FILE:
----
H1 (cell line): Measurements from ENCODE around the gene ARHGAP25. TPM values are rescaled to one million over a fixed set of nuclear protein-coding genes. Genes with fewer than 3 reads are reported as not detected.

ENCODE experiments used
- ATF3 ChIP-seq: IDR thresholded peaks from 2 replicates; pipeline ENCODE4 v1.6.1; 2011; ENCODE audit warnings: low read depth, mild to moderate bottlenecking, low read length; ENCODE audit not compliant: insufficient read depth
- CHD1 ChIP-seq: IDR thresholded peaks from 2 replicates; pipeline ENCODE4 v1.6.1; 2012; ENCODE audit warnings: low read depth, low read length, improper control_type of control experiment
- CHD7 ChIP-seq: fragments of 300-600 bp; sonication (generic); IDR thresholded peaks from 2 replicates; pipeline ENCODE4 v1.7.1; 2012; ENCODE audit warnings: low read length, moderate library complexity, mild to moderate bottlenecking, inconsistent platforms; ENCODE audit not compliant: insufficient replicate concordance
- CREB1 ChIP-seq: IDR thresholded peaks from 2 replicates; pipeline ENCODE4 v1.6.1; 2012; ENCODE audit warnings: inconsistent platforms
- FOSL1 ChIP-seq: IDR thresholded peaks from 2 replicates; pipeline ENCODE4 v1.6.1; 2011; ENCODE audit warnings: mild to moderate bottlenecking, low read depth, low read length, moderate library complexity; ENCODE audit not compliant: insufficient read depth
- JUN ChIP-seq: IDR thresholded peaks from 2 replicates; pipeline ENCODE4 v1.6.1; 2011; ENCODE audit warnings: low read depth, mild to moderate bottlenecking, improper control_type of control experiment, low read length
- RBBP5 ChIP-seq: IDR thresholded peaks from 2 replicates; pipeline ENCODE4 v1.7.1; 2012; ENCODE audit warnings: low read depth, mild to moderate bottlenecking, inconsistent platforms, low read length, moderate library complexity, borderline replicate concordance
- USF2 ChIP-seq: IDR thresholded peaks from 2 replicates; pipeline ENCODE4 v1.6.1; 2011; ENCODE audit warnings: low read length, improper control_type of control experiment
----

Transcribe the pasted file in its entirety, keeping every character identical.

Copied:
H1 (cell line): Measurements from ENCODE around the gene ARHGAP25. TPM values are rescaled to one million over a fixed set of nuclear protein-coding genes. Genes with fewer than 3 reads are reported as not detected.

ENCODE experiments used
- ATF3 ChIP-seq: IDR thresholded peaks from 2 replicates; pipeline ENCODE4 v1.6.1; 2011; ENCODE audit warnings: low read depth, mild to moderate bottlenecking, low read length; ENCODE audit not compliant: insufficient read depth
- CHD1 ChIP-seq: IDR thresholded peaks from 2 replicates; pipeline ENCODE4 v1.6.1; 2012; ENCODE audit warnings: low read depth, low read length, improper control_type of control experiment
- CHD7 ChIP-seq: fragments of 300-600 bp; sonication (generic); IDR thresholded peaks from 2 replicates; pipeline ENCODE4 v1.7.1; 2012; ENCODE audit warnings: low read length, moderate library complexity, mild to moderate bottlenecking, inconsistent platforms; ENCODE audit not compliant: insufficient replicate concordance
- CREB1 ChIP-seq: IDR thresholded peaks from 2 replicates; pipeline ENCODE4 v1.6.1; 2012; ENCODE audit warnings: inconsistent platforms
- FOSL1 ChIP-seq: IDR thresholded peaks from 2 replicates; pipeline ENCODE4 v1.6.1; 2011; ENCODE audit warnings: mild to moderate bottlenecking, low read depth, low read length, moderate library complexity; ENCODE audit not compliant: insufficient read depth
- JUN ChIP-seq: IDR thresholded peaks from 2 replicates; pipeline ENCODE4 v1.6.1; 2011; ENCODE audit warnings: low read depth, mild to moderate bottlenecking, improper control_type of control experiment, low read length
- RBBP5 ChIP-seq: IDR thresholded peaks from 2 replicates; pipeline ENCODE4 v1.7.1; 2012; ENCODE audit warnings: low read depth, mild to moderate bottlenecking, inconsistent platforms, low read length, moderate library complexity, borderline replicate concordance
- USF2 ChIP-seq: IDR thresholded peaks from 2 replicates; pipeline ENCODE4 v1.6.1; 2011; ENCODE audit warnings: low read length, improper control_type of control experiment